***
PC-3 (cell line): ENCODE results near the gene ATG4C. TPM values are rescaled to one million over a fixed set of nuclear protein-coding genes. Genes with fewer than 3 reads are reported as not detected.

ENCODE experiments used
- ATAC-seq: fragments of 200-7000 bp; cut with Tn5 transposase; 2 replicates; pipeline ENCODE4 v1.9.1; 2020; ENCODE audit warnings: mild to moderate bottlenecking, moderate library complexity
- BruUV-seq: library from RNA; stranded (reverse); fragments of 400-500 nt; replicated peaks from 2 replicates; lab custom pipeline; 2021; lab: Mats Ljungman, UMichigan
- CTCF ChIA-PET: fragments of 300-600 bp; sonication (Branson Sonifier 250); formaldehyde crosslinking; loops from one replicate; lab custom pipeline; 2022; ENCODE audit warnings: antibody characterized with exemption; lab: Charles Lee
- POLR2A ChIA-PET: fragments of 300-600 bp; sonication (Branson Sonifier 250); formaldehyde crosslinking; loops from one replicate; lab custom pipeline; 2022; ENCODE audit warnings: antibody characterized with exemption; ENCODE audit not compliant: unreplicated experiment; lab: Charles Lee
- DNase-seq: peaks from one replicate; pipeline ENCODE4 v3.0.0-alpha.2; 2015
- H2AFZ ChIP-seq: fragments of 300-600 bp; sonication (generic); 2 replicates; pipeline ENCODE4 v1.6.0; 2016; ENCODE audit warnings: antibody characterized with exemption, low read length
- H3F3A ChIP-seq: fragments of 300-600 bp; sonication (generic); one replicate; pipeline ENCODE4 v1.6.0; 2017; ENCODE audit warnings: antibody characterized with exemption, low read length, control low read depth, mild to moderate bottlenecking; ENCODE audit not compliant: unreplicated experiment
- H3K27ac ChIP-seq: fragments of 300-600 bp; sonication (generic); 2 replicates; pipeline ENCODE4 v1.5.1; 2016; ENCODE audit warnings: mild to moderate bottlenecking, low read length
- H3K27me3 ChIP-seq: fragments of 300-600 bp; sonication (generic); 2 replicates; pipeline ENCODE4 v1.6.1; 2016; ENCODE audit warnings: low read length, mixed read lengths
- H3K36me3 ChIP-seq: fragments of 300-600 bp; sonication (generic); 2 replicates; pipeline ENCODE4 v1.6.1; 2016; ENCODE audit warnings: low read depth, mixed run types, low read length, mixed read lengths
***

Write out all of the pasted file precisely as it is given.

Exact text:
PC-3 (cell line): ENCODE results near the gene ATG4C. TPM values are rescaled to one million over a fixed set of nuclear protein-coding genes. Genes with fewer than 3 reads are reported as not detected.

ENCODE experiments used
- ATAC-seq: fragments of 200-7000 bp; cut with Tn5 transposase; 2 replicates; pipeline ENCODE4 v1.9.1; 2020; ENCODE audit warnings: mild to moderate bottlenecking, moderate library complexity
- BruUV-seq: library from RNA; stranded (reverse); fragments of 400-500 nt; replicated peaks from 2 replicates; lab custom pipeline; 2021; lab: Mats Ljungman, UMichigan
- CTCF ChIA-PET: fragments of 300-600 bp; sonication (Branson Sonifier 250); formaldehyde crosslinking; loops from one replicate; lab custom pipeline; 2022; ENCODE audit warnings: antibody characterized with exemption; lab: Charles Lee
- POLR2A ChIA-PET: fragments of 300-600 bp; sonication (Branson Sonifier 250); formaldehyde crosslinking; loops from one replicate; lab custom pipeline; 2022; ENCODE audit warnings: antibody characterized with exemption; ENCODE audit not compliant: unreplicated experiment; lab: Charles Lee
- DNase-seq: peaks from one replicate; pipeline ENCODE4 v3.0.0-alpha.2; 2015
- H2AFZ ChIP-seq: fragments of 300-600 bp; sonication (generic); 2 replicates; pipeline ENCODE4 v1.6.0; 2016; ENCODE audit warnings: antibody characterized with exemption, low read length
- H3F3A ChIP-seq: fragments of 300-600 bp; sonication (generic); one replicate; pipeline ENCODE4 v1.6.0; 2017; ENCODE audit warnings: antibody characterized with exemption, low read length, control low read depth, mild to moderate bottlenecking; ENCODE audit not compliant: unreplicated experiment
- H3K27ac ChIP-seq: fragments of 300-600 bp; sonication (generic); 2 replicates; pipeline ENCODE4 v1.5.1; 2016; ENCODE audit warnings: mild to moderate bottlenecking, low read length
- H3K27me3 ChIP-seq: fragments of 300-600 bp; sonication (generic); 2 replicates; pipeline ENCODE4 v1.6.1; 2016; ENCODE audit warnings: low read length, mixed read lengths
- H3K36me3 ChIP-seq: fragments of 300-600 bp; sonication (generic); 2 replicates; pipeline ENCODE4 v1.6.1; 2016; ENCODE audit warnings: low read depth, mixed run types, low read length, mixed read lengths